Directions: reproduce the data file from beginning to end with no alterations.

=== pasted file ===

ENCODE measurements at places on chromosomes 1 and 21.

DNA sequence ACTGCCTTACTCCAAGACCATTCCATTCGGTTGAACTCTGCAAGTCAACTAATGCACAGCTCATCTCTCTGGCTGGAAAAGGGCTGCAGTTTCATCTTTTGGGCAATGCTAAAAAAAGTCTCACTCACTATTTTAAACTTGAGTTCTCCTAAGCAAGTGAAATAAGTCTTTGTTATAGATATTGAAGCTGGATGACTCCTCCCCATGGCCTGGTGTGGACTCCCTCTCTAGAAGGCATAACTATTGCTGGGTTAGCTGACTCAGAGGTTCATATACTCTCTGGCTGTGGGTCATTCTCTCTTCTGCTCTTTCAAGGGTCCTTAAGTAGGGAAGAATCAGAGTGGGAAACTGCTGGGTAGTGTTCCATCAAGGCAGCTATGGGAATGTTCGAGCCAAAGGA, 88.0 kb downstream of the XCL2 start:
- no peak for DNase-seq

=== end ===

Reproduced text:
ENCODE measurements at places on chromosomes 1 and 21.

DNA sequence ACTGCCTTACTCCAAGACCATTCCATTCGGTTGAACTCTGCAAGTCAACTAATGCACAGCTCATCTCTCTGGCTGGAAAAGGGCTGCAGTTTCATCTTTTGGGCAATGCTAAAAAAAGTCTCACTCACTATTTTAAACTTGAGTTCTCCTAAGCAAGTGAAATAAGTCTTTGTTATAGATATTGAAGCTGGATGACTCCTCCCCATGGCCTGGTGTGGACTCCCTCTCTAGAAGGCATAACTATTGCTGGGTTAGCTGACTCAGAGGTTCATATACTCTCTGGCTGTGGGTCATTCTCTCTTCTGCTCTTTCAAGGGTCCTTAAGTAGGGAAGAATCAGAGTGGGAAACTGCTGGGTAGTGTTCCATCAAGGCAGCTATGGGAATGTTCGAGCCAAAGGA, 88.0 kb downstream of the XCL2 start:
- no peak for DNase-seq